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Brother Bernard Seif

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Category: 

Action/Thriller

Publisher:  iUniverse ISBN-10:  0595500056 Type: 
Pages: 

154

Copyright:  April 27, 2008 ISBN-13:  9780595500055
Fiction

The mystery team is at it again! This time the six good friends travel to the land of mystery and intrigue--Tibet--via Nepal and Bangkok. Having started their journey, but not even out of America yet, they are drawn into a search for an ancient Dorje--a scepter-like object used during Tibetan Buddhist prayer services. The Dorje, however, quickly becomes the least of their challenges.

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The mystery team is at it again! This time the six good friends travel to the land of mystery and intrigue--Tibet--via Nepal and Bangkok. Having started their journey, but not even out of America yet, they are drawn into a search for an ancient Dorje--a scepter-like object used during Tibetan Buddhist prayer services. The Dorje, however, quickly becomes the least of their challenges.

Fertile with information about Asian medicine and spirituality, this book is presented in a light and humorous fashion through the minds and hearts of single, married, male, female, lay, and monastic characters. The great religions of the world are also represented--and a hopeful agnostic familiar to our readers is an integral part of the action as well.

Third in the Office of the Dead series, Morning Prayer is a complete monastic murder mystery containing characters which develop out of the first two complete books: Office of the Dead and Vigils. Experience friendship and danger through the psyche of a Christian monk / doctor, along with his friends, as he connects with Tibetan Buddhist monks and nuns for some continuing education credits that he will never forget. Enjoy your trip to Tibet--a Kingdom also known as the Top of the World!




   


Excerpt

No murder or mayhem at the moment thought the monk as he settled himself on his wooden prayer bench in the Oratory. I haven’t stumbled over a dead body or had to deal with anyone in our community being kidnapped in a long while. Not even a novice having recurring nightmares has disturbed my peace of mind! Underneath Brother Francis’ reflection concerning gratitude for a relatively calmer existence was a lower-case question mark. Perhaps he was not so sure he liked things this way.

He spoke to his Master. Thank you, Jesus, for inviting me to found this small monastic community. We usually have about six members, plus or minus one or two. You called me from a more active form of religious life to lead a more monastic expression of the vowed life, but it seems that I am busier than ever. The most important thing is keeping my mind and heart fixed on you, Rabbi Jesus.

It seemed to Brother Francis that Christ was in agreement with his assessment of the vocation to which he had been called. The prayer bench he sat on to meditate hinted of the mysteries of the East. He would start by simply kneeling down and then place the low bench made of pinewood over his ankles. Two pieces of wood formed the sides and a flat top, tilted slightly forward, completed the meditation aid. When Francis would sit back on the bench, he was about eight inches off the floor, but his mind and heart would be soaring to the heavens.

Francis’ meditations were more contemplative and non-verbal than they had been many years ago. He would often take a mantra, a simple word or phrase, and repeat it over and over again. Sometimes Francis would repeat the mantra in rhythm with his breath--once on each exhalation. One of his favorite mantras came from Asia and is used there by millions of people everyday.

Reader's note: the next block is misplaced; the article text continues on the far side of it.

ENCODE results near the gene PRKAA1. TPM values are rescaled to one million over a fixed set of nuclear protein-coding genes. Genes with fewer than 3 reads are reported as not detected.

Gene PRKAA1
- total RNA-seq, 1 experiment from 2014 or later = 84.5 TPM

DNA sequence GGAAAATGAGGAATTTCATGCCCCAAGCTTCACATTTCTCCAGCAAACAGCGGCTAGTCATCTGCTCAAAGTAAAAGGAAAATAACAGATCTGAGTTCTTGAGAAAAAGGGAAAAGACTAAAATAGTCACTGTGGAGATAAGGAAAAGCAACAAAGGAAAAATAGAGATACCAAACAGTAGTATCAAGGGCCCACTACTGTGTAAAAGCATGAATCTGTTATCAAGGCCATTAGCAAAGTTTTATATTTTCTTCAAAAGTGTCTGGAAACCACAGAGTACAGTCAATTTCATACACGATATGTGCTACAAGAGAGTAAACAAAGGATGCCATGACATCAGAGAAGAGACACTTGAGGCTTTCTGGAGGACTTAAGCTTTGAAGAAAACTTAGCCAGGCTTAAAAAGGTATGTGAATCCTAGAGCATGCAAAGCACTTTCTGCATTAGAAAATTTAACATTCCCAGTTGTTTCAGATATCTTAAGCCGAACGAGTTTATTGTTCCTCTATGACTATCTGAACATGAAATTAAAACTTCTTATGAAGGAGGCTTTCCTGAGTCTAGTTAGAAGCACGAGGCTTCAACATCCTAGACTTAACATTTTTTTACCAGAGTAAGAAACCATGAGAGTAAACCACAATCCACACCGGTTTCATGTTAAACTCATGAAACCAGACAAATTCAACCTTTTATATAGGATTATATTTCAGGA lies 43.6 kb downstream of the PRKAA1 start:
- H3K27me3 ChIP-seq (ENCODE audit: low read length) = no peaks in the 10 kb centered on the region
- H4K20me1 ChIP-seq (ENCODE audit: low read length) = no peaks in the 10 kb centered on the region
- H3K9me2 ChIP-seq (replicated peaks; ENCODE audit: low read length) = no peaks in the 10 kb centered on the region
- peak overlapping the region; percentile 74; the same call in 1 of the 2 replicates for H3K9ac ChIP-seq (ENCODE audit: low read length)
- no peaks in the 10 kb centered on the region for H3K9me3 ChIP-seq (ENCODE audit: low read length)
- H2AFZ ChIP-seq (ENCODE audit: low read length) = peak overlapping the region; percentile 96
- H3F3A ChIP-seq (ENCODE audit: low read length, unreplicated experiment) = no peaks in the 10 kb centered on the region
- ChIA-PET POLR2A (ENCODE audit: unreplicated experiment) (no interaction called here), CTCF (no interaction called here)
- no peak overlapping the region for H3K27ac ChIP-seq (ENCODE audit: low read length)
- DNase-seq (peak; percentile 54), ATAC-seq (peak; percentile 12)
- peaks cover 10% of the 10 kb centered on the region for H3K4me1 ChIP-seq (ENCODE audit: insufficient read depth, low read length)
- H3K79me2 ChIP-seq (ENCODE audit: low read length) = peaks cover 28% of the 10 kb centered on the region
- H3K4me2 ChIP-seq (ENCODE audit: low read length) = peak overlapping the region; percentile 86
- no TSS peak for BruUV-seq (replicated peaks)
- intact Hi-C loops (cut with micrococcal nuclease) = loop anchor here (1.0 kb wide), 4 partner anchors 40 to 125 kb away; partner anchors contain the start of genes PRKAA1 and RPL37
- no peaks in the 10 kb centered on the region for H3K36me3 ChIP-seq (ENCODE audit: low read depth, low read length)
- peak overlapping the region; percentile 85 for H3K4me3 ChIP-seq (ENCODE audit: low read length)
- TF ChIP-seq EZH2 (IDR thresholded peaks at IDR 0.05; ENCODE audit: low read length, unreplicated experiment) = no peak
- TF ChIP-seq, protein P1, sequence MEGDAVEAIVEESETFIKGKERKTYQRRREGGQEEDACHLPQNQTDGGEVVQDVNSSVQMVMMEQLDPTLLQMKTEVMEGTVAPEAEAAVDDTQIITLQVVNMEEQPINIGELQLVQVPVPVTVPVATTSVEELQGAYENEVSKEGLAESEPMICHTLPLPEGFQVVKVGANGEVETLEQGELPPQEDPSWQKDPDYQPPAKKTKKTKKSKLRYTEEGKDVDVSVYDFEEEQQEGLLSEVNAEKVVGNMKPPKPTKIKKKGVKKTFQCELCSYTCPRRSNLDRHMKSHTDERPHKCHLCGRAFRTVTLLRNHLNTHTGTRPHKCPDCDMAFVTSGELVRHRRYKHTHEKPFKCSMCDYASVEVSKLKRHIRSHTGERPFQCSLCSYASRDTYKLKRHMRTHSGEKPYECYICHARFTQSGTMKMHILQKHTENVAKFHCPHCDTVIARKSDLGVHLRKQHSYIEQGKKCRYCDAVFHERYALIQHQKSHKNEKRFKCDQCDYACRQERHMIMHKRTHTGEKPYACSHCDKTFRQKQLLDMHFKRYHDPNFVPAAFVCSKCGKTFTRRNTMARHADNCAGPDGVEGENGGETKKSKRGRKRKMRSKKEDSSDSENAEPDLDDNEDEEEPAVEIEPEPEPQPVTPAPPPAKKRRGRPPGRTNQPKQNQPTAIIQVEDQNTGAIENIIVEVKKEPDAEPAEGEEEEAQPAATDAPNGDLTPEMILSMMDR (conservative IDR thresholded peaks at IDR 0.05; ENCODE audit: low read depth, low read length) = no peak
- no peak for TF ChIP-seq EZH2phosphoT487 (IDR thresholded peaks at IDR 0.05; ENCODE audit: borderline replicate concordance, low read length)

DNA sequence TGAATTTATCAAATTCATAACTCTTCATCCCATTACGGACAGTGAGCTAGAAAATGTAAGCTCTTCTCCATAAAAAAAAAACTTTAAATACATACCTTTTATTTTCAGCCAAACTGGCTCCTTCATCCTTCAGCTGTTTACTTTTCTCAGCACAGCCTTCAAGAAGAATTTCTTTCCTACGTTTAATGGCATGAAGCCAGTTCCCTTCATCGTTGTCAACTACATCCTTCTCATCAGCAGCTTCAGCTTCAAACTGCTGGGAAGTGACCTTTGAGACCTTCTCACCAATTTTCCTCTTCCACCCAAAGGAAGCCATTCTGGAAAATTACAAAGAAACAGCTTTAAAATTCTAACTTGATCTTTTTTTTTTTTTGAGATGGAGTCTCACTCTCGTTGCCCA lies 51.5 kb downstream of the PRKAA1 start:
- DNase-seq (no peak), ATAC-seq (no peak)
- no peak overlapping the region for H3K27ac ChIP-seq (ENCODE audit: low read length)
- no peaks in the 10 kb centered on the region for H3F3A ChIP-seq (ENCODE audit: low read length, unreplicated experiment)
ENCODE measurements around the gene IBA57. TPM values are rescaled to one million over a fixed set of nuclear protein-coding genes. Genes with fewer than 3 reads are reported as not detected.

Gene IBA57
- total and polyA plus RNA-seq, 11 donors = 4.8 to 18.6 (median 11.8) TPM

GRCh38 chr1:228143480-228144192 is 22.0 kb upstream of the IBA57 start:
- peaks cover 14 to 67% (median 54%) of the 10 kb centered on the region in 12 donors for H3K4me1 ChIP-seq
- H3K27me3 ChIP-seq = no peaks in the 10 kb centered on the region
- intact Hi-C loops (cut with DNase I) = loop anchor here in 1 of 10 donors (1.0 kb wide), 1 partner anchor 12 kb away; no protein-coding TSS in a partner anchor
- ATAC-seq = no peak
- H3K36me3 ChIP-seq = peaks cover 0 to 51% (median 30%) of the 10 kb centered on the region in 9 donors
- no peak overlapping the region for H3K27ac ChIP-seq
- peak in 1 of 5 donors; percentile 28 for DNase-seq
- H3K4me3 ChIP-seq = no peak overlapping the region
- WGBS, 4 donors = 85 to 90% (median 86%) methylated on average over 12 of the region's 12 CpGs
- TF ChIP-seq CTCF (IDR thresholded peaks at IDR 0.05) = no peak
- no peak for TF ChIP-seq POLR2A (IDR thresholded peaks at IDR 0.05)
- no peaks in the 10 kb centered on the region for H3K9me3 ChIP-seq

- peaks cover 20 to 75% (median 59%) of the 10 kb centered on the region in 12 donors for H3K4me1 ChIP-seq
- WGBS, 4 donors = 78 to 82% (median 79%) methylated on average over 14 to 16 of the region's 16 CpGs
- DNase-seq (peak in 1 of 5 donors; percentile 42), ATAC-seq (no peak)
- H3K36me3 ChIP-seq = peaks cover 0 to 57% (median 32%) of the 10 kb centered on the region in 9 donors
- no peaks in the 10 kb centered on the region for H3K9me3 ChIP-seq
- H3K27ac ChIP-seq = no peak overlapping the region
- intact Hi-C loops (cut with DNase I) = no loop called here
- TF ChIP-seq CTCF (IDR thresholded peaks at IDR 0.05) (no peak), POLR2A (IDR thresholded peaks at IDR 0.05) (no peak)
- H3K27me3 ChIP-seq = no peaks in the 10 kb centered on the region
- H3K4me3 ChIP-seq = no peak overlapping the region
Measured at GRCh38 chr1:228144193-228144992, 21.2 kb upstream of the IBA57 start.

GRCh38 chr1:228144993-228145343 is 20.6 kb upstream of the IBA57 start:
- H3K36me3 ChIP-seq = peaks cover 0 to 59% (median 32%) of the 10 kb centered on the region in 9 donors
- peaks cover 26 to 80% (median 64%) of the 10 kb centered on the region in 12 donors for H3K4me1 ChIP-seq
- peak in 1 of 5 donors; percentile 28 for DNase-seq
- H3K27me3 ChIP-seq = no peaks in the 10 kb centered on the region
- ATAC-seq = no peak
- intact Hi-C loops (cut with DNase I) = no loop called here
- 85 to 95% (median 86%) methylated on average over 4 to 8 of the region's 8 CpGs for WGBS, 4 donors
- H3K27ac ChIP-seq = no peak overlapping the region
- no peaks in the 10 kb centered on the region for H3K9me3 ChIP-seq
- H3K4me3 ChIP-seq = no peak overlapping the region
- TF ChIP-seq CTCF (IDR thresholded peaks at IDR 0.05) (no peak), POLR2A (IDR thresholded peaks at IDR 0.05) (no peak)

Loving Kindness Mantra

May I be filled with loving kindness,

May I be well.

May I be peaceful and at ease,

May I be happy.


At times Francis would change the pronoun to “may he or she or they be filled with loving kindness.” He did this especially when he found someone difficult to deal with. If he was praying for that person, Francis thought that his heart, if not his feelings, was in the right place. When the Abbot focused on his breathing during meditation he would expand his lower abdomen on an inhalation and relax it on an exhalation over and over again, thus bringing body, mind, and spirit into oneness.

Whatever tool Francis chose from the many he had learned as a novice, or from his spiritual reading, or from Asian hospital rotations and monastic adventures there, his goal was always union with God and honesty with self. This morning, however, his prayer was more conversational than usual. He believed that the Holy Spirit is the one who really leads the prayer and that it is up to us to respond simply and in freedom. Today the Holy Spirit seemed to be leading him toward an informal chat with Jesus.

Recently Francis had celebrated the forty-year anniversary of his entrance into monastic life. During all of those years his constant prayer was the Liturgy of the Hours, more commonly known as the “Divine Office” prior to the liturgical updating of Vatican Council II, which is the public or common prayer of the Church. This set of prayer services is said throughout the world. Originally they were chanted in Latin, but since the Council, they are said in the vernacular language of the local region. The Liturgy of the Hours is a way to celebrate and consecrate the various stages of the day and night to God, and Francis found these periodic services helpful during the course of his busy days, in bringing him back to the reason he became a monk in the first place.






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